Harvard Health Letter

What's up…and what's down

What's up...and what's down

Winners and losers in some recent studies.

Washing your hands

Dr. Samuel Johnson, the 18th century lexicographer, said that people need to be reminded more often than they need to be instructed. Johnson's quote comes to mind — along with the just-do-it shoe company slogan — when a study finds benefits from hand washing.

Researchers from University of Michigan and Columbia University combined 30 separate studies into a meta-analysis of hand washing. The overall results were pretty impressive: improvements in hand washing reduced gastrointestinal illnesses by 31% and the respiratory ones by 21%. The authors wrote that hand-washing habits, rather than the susceptibility of the germs, may explain the difference: people are more likely to wash their hands after going to the bathroom than after they sneeze or cough.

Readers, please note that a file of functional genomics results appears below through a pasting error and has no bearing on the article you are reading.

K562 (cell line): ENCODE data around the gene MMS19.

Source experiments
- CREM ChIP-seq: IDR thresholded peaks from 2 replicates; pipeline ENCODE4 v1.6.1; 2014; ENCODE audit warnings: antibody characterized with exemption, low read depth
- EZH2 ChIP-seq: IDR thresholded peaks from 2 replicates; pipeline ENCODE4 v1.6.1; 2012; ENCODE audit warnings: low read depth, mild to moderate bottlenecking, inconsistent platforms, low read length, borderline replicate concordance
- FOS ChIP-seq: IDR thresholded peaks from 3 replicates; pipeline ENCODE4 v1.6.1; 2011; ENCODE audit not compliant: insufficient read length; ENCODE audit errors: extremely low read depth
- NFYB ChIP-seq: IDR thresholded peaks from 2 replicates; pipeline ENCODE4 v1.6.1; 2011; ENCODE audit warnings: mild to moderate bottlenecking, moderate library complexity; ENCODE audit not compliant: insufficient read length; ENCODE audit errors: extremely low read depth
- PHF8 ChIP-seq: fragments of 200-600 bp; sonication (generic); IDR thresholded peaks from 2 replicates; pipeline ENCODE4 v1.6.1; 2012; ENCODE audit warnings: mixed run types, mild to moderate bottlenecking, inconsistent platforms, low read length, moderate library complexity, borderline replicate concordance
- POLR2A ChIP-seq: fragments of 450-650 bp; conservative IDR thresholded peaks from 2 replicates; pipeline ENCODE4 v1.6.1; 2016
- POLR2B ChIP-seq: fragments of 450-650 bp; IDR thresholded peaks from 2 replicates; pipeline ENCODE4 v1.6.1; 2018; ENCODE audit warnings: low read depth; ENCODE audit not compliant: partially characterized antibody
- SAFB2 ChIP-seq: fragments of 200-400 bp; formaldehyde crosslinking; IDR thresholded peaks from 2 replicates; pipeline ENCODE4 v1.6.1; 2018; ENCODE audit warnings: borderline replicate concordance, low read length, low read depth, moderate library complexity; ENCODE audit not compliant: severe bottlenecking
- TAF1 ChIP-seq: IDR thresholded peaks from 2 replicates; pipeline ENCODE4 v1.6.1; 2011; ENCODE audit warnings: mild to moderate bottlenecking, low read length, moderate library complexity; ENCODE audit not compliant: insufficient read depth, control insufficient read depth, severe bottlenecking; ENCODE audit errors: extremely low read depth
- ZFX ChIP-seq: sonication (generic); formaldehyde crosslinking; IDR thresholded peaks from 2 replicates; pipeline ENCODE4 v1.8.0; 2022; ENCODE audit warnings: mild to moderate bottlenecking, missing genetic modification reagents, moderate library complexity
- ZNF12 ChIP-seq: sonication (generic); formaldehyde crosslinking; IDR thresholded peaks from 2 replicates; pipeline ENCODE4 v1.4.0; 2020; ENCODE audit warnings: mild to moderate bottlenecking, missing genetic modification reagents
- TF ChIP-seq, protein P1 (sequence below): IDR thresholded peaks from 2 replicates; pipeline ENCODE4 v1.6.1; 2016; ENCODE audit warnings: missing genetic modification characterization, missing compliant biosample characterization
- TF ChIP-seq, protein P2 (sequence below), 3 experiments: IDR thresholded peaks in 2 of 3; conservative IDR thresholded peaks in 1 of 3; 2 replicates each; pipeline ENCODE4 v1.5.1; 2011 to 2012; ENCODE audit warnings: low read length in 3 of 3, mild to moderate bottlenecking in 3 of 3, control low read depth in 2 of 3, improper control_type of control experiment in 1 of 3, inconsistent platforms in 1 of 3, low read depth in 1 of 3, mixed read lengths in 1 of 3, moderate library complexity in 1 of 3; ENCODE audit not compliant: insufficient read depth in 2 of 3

When researchers separated the studies by the type of cleaner, regular soap and antibacterial soap ended up pretty much tied, which given the concerns about antibacterial soaps breeding antibiotic-resistant "super germs," can be considered a victory for plain old soap. Surprisingly, the alcohol-based "sanitizers" came out looking so-so compared with the soaps, antibacterial and otherwise, although numbers were small, so statistically speaking, the results are less reliable.

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